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Beware of these 3 Unexpected Insurance Consequences of Overseas Operations

Despite the rapid growth of engaging in overseas business, many U.S. corporations remain uninformed of and critically underinsured for their international risks.
By: | May 1, 2018 • 5 min read

Mid-sized companies in the U.S. are going global.

According to a survey conducted by The Hartford in Q2 2017, 80 percent of mid-to-large size companies in the U.S. are engaging in overseas business, ranging from executive travel all the way to manufacturing. Globalization and technology create opportunities to tap into new markets, and companies that don’t take advantage of those opportunities risk losing out to competitors that do.

“Eighty percent of mid-size companies have some type of international exposure, and we expect that these companies will only continue to increase their international activities going forward,” said Alfred Bergbauer, Vice President and Head of Multinational Underwriting, The Hartford.

Despite this growing trend, many U.S. corporations remain uninformed of — and underinsured for — their risks outside the U.S.

Most mid-sized companies address their international exposure via a global master policy, which is issued in the U.S. and provides blanket terms and conditions to all of an insured’s operations, including those outside the U.S. Buyers may believe it fully covers any exposures faced abroad, but a U.S. global master policy may not operate as traditional local insurance would. For example, it may not be recognized by a local regulator and may be inconsistent with local law. Thus, the performance of the insurance may not be in line with the insured’s expectations of how the policy should perform in the event of a loss or where a certificate of insurance is required.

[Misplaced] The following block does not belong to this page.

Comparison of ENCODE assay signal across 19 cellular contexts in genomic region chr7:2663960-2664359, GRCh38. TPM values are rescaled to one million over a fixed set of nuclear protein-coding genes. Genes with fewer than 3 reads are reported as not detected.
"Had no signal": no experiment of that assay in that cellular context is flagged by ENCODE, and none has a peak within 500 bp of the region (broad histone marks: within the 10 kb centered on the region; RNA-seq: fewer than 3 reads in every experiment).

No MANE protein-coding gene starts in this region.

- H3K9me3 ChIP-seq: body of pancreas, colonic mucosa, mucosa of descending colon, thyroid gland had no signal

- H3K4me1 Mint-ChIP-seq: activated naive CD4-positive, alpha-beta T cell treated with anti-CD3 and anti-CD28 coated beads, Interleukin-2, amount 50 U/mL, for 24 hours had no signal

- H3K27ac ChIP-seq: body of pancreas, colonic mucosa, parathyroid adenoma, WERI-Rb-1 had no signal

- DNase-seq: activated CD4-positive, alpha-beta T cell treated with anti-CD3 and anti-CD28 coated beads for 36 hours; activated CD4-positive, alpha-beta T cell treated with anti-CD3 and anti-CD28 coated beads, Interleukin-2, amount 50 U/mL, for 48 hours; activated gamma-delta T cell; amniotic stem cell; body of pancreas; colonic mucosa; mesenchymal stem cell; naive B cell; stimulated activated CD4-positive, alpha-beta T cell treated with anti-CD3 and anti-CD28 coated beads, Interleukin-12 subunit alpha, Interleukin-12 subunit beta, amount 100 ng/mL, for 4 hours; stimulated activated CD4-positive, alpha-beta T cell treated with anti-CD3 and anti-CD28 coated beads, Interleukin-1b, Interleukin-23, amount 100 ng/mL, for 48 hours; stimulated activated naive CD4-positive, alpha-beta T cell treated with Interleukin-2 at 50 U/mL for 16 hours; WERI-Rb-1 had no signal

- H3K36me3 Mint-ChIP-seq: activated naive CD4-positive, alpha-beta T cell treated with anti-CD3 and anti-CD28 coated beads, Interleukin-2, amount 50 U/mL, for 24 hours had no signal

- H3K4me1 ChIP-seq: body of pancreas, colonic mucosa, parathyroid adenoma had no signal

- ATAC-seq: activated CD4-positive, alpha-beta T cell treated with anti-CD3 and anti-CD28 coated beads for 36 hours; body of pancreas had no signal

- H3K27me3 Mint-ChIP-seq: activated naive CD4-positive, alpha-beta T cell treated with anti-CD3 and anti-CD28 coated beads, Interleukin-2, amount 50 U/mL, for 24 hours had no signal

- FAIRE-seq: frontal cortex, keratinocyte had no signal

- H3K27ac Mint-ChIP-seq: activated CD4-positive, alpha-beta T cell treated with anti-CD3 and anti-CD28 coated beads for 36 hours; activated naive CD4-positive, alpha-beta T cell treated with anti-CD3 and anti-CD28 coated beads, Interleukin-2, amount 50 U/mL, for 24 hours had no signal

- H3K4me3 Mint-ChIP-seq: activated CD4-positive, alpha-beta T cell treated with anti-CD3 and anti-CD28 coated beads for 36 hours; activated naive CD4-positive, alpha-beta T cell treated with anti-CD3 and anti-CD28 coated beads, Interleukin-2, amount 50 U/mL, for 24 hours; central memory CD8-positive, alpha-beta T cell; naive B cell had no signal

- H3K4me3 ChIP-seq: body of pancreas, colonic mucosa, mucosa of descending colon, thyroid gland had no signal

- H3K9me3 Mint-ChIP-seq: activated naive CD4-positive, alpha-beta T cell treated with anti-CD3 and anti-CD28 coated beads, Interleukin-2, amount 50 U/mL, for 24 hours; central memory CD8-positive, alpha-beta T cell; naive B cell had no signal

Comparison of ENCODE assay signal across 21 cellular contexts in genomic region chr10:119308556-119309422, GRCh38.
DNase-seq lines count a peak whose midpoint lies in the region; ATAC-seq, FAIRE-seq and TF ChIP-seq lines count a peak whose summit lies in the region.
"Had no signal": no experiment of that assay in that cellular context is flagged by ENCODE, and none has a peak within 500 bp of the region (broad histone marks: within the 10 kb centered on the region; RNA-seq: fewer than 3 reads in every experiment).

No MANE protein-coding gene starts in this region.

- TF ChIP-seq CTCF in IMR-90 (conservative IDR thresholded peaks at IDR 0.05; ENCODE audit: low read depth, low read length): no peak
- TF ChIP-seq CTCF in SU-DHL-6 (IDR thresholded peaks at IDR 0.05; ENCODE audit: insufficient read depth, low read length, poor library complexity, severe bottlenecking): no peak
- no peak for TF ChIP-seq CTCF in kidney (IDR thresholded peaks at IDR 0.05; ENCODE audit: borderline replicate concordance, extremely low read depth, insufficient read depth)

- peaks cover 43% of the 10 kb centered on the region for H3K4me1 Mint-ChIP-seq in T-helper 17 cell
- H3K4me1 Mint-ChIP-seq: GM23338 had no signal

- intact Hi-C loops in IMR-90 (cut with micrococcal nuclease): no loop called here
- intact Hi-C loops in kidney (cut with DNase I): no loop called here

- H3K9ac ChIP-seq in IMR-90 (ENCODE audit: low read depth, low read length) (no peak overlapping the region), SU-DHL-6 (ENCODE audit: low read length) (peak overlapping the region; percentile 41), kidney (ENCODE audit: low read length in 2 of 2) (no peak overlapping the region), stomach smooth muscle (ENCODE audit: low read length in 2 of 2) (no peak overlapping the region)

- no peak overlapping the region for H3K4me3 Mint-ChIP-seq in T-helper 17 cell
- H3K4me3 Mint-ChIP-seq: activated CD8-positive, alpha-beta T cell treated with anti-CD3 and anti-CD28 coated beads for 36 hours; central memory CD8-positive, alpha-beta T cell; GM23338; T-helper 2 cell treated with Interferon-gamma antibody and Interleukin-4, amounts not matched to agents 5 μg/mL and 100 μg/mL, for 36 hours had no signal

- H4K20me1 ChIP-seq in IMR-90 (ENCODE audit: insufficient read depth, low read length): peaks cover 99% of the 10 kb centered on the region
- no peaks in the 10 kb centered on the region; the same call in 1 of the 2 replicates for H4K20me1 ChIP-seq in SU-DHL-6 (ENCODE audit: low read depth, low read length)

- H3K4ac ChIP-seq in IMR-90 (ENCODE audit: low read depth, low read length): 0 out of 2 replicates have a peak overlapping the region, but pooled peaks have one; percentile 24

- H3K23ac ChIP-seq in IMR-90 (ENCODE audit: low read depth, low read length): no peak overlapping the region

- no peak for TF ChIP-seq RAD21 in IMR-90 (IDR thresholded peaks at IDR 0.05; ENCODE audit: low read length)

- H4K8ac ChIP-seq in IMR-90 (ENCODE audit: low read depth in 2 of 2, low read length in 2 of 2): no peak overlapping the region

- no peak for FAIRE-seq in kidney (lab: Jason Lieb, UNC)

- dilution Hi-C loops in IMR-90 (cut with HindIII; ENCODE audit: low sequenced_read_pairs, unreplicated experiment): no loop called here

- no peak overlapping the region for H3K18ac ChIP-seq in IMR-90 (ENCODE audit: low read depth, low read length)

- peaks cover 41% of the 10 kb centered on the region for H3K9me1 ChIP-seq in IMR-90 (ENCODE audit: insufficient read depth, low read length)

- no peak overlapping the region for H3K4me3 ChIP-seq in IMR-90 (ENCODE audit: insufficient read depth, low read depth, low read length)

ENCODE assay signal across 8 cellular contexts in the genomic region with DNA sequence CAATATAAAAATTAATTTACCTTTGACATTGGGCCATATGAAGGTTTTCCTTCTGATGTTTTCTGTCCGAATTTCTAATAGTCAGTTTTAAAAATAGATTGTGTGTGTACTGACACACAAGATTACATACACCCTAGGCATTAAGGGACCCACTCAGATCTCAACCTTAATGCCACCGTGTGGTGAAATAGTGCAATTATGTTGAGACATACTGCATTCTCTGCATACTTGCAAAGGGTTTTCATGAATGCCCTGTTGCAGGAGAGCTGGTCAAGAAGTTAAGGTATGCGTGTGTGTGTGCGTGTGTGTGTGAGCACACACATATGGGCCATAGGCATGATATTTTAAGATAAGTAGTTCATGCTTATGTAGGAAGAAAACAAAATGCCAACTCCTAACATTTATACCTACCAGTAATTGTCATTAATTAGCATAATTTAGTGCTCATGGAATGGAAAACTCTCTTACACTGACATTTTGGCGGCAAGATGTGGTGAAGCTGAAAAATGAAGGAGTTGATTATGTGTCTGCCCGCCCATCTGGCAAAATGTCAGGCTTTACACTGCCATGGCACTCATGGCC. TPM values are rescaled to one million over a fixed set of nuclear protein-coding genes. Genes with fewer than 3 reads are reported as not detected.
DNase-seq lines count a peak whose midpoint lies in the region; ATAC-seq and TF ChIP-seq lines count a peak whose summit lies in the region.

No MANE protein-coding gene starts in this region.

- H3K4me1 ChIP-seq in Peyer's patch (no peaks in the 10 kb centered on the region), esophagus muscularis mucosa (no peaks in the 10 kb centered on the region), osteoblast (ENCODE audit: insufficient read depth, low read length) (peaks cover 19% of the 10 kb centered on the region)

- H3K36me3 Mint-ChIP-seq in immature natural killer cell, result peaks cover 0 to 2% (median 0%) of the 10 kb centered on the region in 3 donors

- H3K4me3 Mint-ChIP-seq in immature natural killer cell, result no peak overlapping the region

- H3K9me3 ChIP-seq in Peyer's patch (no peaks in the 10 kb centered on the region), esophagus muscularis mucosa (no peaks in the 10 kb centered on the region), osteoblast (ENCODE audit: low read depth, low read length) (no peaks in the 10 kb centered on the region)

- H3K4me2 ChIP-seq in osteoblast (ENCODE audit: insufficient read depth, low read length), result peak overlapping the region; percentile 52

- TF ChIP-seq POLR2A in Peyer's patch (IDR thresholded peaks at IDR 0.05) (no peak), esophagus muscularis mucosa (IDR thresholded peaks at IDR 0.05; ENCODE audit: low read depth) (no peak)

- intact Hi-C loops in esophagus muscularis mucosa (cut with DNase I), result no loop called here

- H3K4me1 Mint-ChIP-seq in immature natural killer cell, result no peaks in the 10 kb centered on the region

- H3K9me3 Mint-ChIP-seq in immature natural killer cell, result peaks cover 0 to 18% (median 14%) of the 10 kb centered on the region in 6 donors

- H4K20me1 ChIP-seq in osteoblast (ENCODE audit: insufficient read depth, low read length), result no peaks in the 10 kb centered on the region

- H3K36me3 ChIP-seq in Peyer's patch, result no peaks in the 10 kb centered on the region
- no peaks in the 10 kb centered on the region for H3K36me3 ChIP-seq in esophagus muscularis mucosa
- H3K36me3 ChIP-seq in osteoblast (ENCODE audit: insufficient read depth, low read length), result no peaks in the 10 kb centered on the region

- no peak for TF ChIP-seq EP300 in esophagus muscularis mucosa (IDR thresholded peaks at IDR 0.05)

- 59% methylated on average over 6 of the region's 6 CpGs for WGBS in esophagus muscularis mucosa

As a result, the U.S. issuing carrier may not be able to respond to a loss arising at an insured’s facility outside the U.S. as the insured might expect, and payments or reimbursements made to the insured resulting from that policy could carry significant tax penalties or fees.

“A U.S. contract cannot bend the rules and regulations of a sovereign nation,” Bergbauer said. “A U.S. master policy may be inconsistent with local insurance terms and conditions, norms and practice and thus cannot always address local country risk needs as a local policy issued in that country would. For risks located outside the U.S., such as risks arising from operations in other countries, master policies should be paired with coordinated, locally issued insurance policies.”

Brokers and buyers unaware of the specialized insurance structures required to legally transact business abroad could face the following three unintended consequences:

1. If the insured suffers a loss, they might not be indemnified.

Alfred Bergbauer, head of Multinational Insurance

Domestically, U.S. companies have very clear expectations for their insurers. If the insured suffers a compensable loss, they want their carrier to pay the claim ―whether it’s first- or third-party― and hire counsel to represent them if necessary. In other words, they expect full indemnity.

But this basic expectation for indemnification is not automatic in foreign countries. If an insured does not have a local policy and suffers a loss, an expedient claims payment may not always occur.

That is, “Without a local policy, the U.S. policy may not behave as the customer would expect it to,” Bergbauer said. “For example, in some countries, it may be more difficult to hire counsel, to utilize a claim adjuster to pay a local third party, and crucially, pay the insured’s local operation which suffered the loss.”

2. Claims payments could be subject to U.S. taxes.

If an insured has only a U.S. master policy, the insured’s foreign operation would be responsible for covering the loss in the foreign country and the U.S. insured would then seek reimbursement from its insurer in the U.S.